River of Time: Li Binyuan Interviewed by Yuan Fuca

New performance art from China. 

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Li Binyuan, State of the Beijing, 2016. Photograph of performance. Courtesy the artist.

Following Chinese ’85 New Wave avant-garde traditions, Beijing-based artist Li Binyuan’s (b. 1985, Hunan) performance practice is highly personal yet politically changed. Often using his own body as a primary tool to measure the social space he occupies, Li implants absurd visual tensions and wild interventions in mundane situations in contemporary China. Concurrent with his two-person exhibition Land: Zhang Huan and Li Binyuan at MoMA PS1 in which he exhibits with Zhang Huan, another pioneering performance artist, I talked with Li at his modest Hutong studio in the old part of Beijing, as well as via WeChat, during which we discussed the town where he was born as a healing place and about approaching time and the emotions through performative acts.

—Yuan Fuca


Yuan Fuca What was your early background? What got you interested in art, broadly speaking?

Li Binyuan There’s a scene from my childhood that I always remember. One day around dusk there seemed to be a storm coming. I was playing by the door, and I saw a group of ants packed tightly together, frantically “moving house.” They looked like a flowing brook. My natural instincts and curiosity gave me the idea to destroy these troops, so I used my foot to trample all over the crowd of ants, producing countless casualties, and I took pleasure in seeing the remaining ants scatter in all directions. This scene was witnessed by my father, who walked over and stopped my behavior. He then picked up a small tree branch and gently redirected the ants that had lost their sense of direction back to their group until the original order was restored. Restoring the flow of the “brook” took him about half an hour, and I just crouched next to him and watched, fascinated.

YF Do you think your work responds to your living conditions?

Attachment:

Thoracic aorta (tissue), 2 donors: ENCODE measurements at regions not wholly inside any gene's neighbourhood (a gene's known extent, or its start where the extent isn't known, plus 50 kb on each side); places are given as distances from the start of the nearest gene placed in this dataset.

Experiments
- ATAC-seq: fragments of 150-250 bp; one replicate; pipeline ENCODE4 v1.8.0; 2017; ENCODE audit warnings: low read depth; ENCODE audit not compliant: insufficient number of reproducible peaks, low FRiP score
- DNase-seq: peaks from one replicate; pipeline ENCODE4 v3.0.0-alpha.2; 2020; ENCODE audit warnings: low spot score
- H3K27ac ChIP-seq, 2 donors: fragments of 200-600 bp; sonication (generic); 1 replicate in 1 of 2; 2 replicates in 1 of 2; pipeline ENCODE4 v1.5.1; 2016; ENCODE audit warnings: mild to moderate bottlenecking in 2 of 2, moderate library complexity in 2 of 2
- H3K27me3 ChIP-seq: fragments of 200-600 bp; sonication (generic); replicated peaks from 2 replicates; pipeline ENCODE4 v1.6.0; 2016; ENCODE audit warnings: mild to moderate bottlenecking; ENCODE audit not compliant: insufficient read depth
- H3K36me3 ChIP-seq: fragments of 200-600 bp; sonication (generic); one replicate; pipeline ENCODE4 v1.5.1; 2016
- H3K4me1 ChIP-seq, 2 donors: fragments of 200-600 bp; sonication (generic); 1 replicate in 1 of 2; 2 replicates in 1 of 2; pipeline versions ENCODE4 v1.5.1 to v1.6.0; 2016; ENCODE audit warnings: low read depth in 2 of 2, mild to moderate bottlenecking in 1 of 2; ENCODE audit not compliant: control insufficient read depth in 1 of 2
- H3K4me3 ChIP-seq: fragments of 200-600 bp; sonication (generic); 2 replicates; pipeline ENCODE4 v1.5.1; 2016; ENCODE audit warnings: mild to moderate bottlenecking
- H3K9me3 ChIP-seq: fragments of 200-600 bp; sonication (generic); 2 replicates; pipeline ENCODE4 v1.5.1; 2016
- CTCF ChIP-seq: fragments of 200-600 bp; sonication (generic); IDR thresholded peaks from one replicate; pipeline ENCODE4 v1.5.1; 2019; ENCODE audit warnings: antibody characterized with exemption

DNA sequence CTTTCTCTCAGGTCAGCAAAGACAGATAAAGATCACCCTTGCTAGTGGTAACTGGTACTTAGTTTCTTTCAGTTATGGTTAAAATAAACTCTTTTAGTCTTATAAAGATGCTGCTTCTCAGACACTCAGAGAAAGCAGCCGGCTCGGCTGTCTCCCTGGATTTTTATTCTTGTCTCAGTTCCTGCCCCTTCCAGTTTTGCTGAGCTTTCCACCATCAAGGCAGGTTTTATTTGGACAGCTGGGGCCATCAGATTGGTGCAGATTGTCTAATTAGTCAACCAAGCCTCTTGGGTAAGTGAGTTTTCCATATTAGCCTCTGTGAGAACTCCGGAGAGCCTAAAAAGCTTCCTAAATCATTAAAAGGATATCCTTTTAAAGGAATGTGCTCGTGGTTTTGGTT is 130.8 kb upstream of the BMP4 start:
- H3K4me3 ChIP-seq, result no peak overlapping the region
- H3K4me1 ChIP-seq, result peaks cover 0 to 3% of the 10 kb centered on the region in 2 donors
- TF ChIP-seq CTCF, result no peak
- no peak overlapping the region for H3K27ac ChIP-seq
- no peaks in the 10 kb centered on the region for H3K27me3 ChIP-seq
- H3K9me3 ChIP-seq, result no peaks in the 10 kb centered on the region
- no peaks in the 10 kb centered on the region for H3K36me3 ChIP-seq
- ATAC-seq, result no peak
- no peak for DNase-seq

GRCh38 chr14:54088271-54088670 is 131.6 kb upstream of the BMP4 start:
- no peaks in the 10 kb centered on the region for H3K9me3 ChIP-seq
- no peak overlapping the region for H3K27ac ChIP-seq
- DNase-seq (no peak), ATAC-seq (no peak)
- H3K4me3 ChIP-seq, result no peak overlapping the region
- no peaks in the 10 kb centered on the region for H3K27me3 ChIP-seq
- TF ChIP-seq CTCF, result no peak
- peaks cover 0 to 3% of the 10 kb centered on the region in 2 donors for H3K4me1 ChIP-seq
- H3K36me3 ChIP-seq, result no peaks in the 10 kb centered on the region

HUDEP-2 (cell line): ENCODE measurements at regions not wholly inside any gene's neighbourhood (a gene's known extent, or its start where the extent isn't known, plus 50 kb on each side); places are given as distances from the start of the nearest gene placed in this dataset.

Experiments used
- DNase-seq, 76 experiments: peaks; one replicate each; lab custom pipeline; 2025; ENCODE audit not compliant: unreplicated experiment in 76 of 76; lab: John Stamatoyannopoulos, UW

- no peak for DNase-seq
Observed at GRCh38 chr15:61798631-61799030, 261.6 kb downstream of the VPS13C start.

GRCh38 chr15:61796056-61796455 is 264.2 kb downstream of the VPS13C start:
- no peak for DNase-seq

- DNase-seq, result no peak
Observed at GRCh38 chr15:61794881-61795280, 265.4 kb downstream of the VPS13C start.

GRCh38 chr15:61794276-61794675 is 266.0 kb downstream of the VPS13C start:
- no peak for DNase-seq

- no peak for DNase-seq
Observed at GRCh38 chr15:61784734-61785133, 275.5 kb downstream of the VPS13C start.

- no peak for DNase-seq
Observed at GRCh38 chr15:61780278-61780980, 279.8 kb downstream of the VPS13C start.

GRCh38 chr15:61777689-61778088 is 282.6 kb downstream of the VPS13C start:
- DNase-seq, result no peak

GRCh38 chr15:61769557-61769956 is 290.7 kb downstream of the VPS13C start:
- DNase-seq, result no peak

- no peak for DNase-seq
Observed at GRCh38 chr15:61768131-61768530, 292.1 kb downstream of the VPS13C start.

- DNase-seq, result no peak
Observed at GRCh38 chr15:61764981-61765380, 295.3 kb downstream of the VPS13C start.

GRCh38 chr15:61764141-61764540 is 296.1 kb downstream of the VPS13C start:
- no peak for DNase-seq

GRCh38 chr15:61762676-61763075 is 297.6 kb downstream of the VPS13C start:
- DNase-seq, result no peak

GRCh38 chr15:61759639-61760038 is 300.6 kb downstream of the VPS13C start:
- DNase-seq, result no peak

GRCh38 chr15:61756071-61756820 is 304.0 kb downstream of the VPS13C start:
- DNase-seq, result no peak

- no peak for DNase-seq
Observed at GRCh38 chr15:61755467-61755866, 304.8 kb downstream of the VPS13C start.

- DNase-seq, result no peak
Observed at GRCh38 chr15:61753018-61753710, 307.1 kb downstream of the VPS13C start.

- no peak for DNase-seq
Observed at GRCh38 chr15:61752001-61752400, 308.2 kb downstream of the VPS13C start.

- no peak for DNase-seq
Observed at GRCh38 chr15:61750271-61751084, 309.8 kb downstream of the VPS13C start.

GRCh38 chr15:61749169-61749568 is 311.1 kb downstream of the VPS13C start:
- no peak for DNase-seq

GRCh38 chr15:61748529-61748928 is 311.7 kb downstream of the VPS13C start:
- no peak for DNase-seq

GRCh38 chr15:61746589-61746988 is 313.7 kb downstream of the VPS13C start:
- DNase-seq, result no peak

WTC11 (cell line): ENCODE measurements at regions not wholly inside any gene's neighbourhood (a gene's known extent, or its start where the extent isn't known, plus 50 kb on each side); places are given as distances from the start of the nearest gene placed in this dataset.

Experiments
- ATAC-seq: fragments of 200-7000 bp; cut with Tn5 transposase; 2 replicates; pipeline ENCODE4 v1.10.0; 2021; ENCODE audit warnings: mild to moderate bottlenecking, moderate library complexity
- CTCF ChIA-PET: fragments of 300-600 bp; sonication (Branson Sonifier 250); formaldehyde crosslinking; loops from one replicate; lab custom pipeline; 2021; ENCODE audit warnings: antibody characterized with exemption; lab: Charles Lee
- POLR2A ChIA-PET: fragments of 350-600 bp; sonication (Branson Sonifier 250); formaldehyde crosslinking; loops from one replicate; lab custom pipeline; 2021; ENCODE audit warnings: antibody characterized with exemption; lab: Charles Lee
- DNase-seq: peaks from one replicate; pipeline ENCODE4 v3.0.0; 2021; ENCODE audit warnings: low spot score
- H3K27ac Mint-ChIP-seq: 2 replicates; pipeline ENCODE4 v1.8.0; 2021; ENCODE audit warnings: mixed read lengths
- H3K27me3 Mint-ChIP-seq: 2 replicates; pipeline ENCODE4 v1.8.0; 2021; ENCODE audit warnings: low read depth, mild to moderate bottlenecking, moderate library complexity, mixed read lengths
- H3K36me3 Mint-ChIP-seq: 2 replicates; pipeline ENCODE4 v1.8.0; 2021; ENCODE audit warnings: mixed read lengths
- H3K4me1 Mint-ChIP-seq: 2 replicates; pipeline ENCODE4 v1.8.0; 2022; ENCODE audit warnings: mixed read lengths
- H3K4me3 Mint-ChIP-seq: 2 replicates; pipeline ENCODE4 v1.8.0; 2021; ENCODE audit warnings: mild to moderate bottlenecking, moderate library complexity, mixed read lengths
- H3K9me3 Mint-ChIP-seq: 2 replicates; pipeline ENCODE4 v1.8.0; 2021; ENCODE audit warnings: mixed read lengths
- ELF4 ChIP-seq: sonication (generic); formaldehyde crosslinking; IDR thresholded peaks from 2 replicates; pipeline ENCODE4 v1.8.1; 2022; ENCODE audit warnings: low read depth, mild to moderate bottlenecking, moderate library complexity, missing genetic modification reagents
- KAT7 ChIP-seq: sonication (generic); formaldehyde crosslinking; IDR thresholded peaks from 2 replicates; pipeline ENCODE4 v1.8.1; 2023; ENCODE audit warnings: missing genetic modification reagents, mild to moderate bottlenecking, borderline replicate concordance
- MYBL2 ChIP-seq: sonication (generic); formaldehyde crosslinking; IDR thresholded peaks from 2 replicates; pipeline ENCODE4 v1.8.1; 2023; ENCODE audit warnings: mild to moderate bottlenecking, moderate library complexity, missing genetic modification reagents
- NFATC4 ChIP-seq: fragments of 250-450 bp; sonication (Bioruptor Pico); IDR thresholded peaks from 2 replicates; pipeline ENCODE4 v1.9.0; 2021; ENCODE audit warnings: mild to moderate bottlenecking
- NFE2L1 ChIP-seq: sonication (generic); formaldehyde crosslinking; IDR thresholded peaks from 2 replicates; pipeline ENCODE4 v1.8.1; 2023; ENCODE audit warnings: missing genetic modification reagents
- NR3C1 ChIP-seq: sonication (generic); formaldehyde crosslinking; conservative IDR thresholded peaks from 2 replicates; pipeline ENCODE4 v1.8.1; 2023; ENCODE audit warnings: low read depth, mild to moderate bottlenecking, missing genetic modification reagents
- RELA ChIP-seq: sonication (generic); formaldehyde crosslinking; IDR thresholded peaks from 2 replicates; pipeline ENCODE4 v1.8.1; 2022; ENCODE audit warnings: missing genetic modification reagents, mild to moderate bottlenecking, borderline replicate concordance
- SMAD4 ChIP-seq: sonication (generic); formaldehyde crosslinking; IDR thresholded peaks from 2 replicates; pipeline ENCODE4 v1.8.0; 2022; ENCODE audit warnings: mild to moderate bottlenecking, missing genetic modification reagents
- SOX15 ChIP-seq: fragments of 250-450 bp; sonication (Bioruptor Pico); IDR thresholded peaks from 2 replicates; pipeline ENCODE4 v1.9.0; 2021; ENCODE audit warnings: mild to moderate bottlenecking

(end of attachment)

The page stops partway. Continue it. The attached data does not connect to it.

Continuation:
LB I don’t think there’s much of a response to my “living conditions”—or you could say my work is actually a state of living. I often feel like I’m working even when I’m not; I enjoy getting caught up in the “non-work”—stopping for a break, or just being still.

Most of the time I’m in this state of being lost in a vacuum of thought. It’s a sort of inward-looking practice, like a disengagement from individual feeling. But of course the experiences of thinking and living commingle and influence one another, and this sort of interplay is like a primal force that urges me to create.

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Li Binyuan, Drawing Board 100 x 40, 2017. Still from 8’56” single-channel video of performance. Courtesy the artist.

YF For you, the form of performance art is a type of theoretical framework for your practice, or would you also consider them an investigation into the personal?

LB None of my works originate from a single dimension or theory. Rather, they—what I do—are a barometer for my relationship with the world and are always moving forward and evolving with my limits, just as time and space are in a state of constant flux. Nevertheless, I hope my work always appears as a whole from beginning to end. It is ultimately a piece of my personal history, my comfort, and a sense of self-fulfillment.

YF As early as 2012, you were strikingly running naked through the streets of Beijing, an act that was covered by many foreign media, and up until now most of your performance work has been presented via recorded moving image. How have your personal rituals and working methods changed and developed?

LB The main change I’ve experienced has been a shift from performance to a state of thought. My early works more closely followed an expression of real life and emotional states using spontaneous body performance to respond to my environment and immediate state of mind. My interest now is in how to arouse and bring about more possibilities under existing conditions. Of course this is the same as before, but my expression has changed and relaxed. It isn’t as urgent as it once was, and I’ve slowly mastered the art of concealing my emotions behind the work, which has served to strengthen the spirituality and purposelessness of the performance while at the same time maintaining the same extremeness of my ideas. This working method is the result of constant investigation and thinking in my long-term practice. I compare myself to a person born with a missing limb—I’m constantly trying to improvise a relationship with all types of objects, trying to regain that missing limb from these relationships, and in this process I find all kinds of different limbs that I can use, finally becoming the “thousand-armed goddess of compassion.”